Management of the OneBlox happens via OneSystem which runs in the Amazon cloud. There is absolute separation between user data and management data; your data remains on-site in the OneBlox appliances, the OneSystem connection is only there for management of the ring. Only some telemetry is sent off-site to OneSystem, for example SMART drive data, predictive analytics. Exablox uses this data to analyze your OneBlox ring for hotspots and to predict (drive) failures.

My two cents

I just love scale out NAS. It make life so much easier in the field: just add more nodes and you get both capacity, performance and resiliency against failure (up to a point of course). Due to the global file system there isn’t even the need to migrate or rebalance data manually; if you don’t have any quotas on a share they will automatically be extended.

You might have seen some posts on this blog about a particular scale out NAS from our big blue friends over in Hopkinton. While I will not go as far as put both products head to head, I think there are some nice similarities and differences. Both have a global file systems, both have seamless and fast cluster/ring expansion with additional nodes, both don’t use RAID to protect your data, both offer pretty much unlimited snapshot capabilities.

The Isilon system currently offers more protocols (HDFS, NFS), has much faster appliance hardware (which is customizable), has inter-node communication over 40Gbit Infiniband instead of 1GbE and allows you to configure the protection level on a file/folder basis. These are just a couple of points that come to mind; Isilon is definitely the more mature, fat-featured product. They however also have a minimum cluster size of 3 nodes per type of node and, since you get enterprise level support on every component in the system including the disks, you pay an awful amount of money for the smallest cluster. Don’t get me wrong, it’s a great system, but it’s a lot of money. What if you’re a customer that wants a long-term, NAS archive that’s currently <100TB, but you want to seamlessly scale in the future once that archive grows?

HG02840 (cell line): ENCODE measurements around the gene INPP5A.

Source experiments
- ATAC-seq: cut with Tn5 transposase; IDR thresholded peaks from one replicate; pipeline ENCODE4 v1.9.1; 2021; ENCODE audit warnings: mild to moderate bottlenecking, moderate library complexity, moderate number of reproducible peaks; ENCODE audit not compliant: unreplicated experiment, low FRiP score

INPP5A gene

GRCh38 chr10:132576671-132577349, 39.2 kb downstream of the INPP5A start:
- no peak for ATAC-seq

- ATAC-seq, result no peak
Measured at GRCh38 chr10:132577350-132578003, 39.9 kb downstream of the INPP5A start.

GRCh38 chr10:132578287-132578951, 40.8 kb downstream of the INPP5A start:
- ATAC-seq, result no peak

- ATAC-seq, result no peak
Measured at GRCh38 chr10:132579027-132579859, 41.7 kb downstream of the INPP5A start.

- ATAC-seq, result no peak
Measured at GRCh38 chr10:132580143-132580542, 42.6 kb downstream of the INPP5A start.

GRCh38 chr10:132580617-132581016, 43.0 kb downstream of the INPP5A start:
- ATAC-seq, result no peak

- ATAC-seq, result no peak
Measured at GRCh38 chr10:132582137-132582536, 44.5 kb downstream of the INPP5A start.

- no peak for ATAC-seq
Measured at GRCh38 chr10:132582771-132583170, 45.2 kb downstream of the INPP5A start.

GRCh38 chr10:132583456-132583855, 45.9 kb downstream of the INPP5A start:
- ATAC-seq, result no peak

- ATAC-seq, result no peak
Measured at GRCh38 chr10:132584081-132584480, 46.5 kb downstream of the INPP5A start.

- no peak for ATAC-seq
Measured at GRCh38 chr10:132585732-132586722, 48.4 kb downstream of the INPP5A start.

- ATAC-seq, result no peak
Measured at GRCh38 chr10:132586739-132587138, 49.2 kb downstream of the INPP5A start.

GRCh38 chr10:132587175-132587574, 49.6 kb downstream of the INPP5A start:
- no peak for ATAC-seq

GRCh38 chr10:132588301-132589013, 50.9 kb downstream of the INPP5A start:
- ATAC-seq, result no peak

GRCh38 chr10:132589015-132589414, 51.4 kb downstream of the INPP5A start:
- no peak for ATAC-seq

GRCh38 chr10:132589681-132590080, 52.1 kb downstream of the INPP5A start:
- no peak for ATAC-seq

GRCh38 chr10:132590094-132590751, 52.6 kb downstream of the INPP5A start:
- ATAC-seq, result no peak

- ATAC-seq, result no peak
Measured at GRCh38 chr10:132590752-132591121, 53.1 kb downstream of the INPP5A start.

Exablox OneBlox opened up
Exablox OneBlox opened up; 8 (currently empty) drive slots near the top.

Exablox with their OneBlox offers a bring-your-own-disks approach where you buy the appliance and the support for the appliance. The disks you bring yourself and you support them yourself. Maybe it’s slower than Isilon in some areas and you can only access your files over SMB for the time being… but if that’s all you need, do you care if you can buy it at a fraction of the cost compared to competitors?

You can watch the SFD7 videos over here; especially the demo is nice to watch since it gives you a glance at OneSystem and how the ring expansion works. Dan also wrote a blog post on Exablox which is worth the read.

Exablox is definitely a company that I’m going to watch closely in the future. There’s some exciting news to be announced soon, so I suggest you do too!

Disclaimer: Even though GestaltIT paid for the flight, hotel and various other expenses, I was not compensated for my time and there is no requirement to blog or tweet about any of the presentations. Everything I post is of my own accord.